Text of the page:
What You Should Know about Mental Health and Nursing
Mental health is hugely important in nursing. We’re not talking about a mental health nurses—though that’s a wonderful and necessary career—but nurses‘ mental health: How you psychologically manage your patients and tasks and long shifts and personal lives.
The difference between good nurses and great nurses is rarely about skill. It’s about the thought process behind your skills, the ability to act instinctively, and the empathy with which you perform even rote tasks. Part of becoming a great nurse is done through higher education, but your mental health has a tremendous effect on your ability to think, act, and empathize.
Wherever you are in your nursing career, you need to be aware of your mental health and how to make it a priority.
1. Consider yourself.
Anyone who works in a career like nursing has to have a caregiver mindset, always looking out for others in need. It’s a wonderful quality, but it can be dangerous if your caretaking instincts come at the cost of your own mental health.
There’s a saying in self-help psychology that you have to put the oxygen mask on yourself first. Of course, when it’s your job to (sometimes literally) put oxygen masks on others, this doesn’t always hold true for nurses, but it is important to remember that if you’re not taking care of yourself, you can’t care for anyone else. Especially outside of work, but even during shifts, mentally make an effort to consider yourself—your needs, your energy, your emotions.
2. Process your emotions.
Nursing can feel psychologically relentless sometimes. In a single shift you can watch a patient die, have another patient’s family yell at you, and leave work to find your car has a flat tire. In every career people feel frustrated, stressed, and hurt, but as a nurse you may experience all of these emotions in a single hour, and often at a higher intensity level. Add occasional grief to the mix, and when you consider yourself you may find you’ve been pushed to your psychological limits. Nurses who don’t process their emotions—sometimes with family members but often with each other—resort to bottling them up, which is a surefire way of burning out in a few years. Your mental health depends on working through even painful emotions, so do.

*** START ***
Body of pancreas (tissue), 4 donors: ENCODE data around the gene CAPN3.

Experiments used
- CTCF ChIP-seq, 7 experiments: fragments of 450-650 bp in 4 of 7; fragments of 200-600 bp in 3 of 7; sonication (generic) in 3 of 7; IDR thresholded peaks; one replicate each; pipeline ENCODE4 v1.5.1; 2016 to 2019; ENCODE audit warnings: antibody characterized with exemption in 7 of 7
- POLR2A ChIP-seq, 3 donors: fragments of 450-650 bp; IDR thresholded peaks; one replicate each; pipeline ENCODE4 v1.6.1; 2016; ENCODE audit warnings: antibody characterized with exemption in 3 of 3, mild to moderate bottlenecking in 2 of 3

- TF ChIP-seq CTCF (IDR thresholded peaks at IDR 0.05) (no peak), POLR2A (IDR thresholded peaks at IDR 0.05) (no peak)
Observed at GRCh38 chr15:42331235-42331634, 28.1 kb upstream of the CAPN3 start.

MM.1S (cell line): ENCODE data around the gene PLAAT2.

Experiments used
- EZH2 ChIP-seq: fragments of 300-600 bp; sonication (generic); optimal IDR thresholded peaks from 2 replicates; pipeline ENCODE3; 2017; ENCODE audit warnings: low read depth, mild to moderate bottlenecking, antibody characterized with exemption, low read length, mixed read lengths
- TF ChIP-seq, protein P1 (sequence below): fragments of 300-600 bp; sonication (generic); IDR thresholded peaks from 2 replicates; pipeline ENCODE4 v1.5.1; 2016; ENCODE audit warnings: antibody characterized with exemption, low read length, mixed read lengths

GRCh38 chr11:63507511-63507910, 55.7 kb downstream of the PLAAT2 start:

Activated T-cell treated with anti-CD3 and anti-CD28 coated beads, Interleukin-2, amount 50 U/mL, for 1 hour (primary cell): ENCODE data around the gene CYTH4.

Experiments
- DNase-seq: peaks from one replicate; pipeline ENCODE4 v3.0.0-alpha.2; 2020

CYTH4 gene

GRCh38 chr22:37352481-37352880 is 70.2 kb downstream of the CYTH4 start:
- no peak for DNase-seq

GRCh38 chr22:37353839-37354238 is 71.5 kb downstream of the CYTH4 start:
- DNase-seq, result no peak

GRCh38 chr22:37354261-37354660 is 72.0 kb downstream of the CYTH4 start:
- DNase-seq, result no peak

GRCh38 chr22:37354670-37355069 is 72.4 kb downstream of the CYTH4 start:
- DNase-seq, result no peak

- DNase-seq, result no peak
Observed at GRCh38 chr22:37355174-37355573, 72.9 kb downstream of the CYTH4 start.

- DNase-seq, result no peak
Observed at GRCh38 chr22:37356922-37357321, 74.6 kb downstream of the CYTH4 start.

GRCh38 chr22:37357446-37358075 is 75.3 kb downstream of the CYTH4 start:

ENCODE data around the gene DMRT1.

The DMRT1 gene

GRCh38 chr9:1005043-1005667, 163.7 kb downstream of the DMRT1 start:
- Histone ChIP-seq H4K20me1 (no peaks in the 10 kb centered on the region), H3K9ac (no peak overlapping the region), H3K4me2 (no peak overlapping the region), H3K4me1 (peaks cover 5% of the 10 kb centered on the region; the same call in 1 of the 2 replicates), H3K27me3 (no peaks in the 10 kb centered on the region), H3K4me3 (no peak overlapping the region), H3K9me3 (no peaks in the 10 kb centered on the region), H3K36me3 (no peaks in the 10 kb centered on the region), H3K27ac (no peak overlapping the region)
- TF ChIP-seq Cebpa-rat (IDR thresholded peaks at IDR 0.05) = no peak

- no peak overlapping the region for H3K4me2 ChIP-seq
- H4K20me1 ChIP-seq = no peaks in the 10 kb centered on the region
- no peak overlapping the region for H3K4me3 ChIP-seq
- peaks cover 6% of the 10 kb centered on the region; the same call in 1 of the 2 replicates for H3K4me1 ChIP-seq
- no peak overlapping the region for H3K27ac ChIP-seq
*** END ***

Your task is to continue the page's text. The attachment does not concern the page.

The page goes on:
Related Resource: How to Cope with Loss As a Nurse
3. Create post-shift rituals.
Separating your work life and personal life is vital to a nurse’s mental health. If you enter a rhythm of taking care of patients for 12 hours only to go home and take care of kids or your partner, only to leave to take care of patients again, you’ll become exhausted, even embittered—usually toward patients. You need to mentally separate the care you show patients and your loved ones, and post-shift rituals can help.
Create a ritual for yourself to complete after every shift. It can be small: Brewing a kettle and sitting for 15 minutes with a cup of herbal tea. Or you may want to read, journal, or go for a walk around your block. Just choose something that calms you and is your personal, ritual. When it’s over, remember that the hours ahead of you are yours, and how you choose to spend them, and whom you choose to care for during them if your life, separate from your work.
4. Carve out some time for yourself.
Beyond whatever ritual you create, look at your schedules and responsibilities and see how much time you have for yourself. Is it an hour a week? Five minutes every evening? Whatever time you have beyond work, sleep, chores, and personal responsibilities you should consider yours, and you should be able to carve out a little more of it.
How much time do you spend on social networks every day? Or using other apps on your phone? Or watching television on Netflix?
Whatever time you have for yourself, use it well with your mental health in mind. Sometimes that does mean catching up on a Netflix show you love—or catching up with a friend through Facebook messages! Just ensure you consider it your time, and try to fill it with activities that enrich your mind.
Related Resource: Friend or Foe? Using Your Smartphone Smartly During School
5. Stay healthy.
Mental health has a physical component too. Namely: If your body’s not well, your mind won’t be optimal either. We can’t say it enough that nurses have to take care of themselves. Sleep, eat nutritiously, and exercise. Everything you would tell a patient, you should do yourself. It’s critical to your own well being, which includes your mental health.
Related Resource: Taking Care of YOU: 10 Health Tips for Healthcare Students
At Ameritech College of Healthcare we want to help our nurses be the best they can be, and maintaining proper mental health is a crucial part of that. To learn more about our curriculum, read here, and please reach out with any questions. We’d love to hear from you.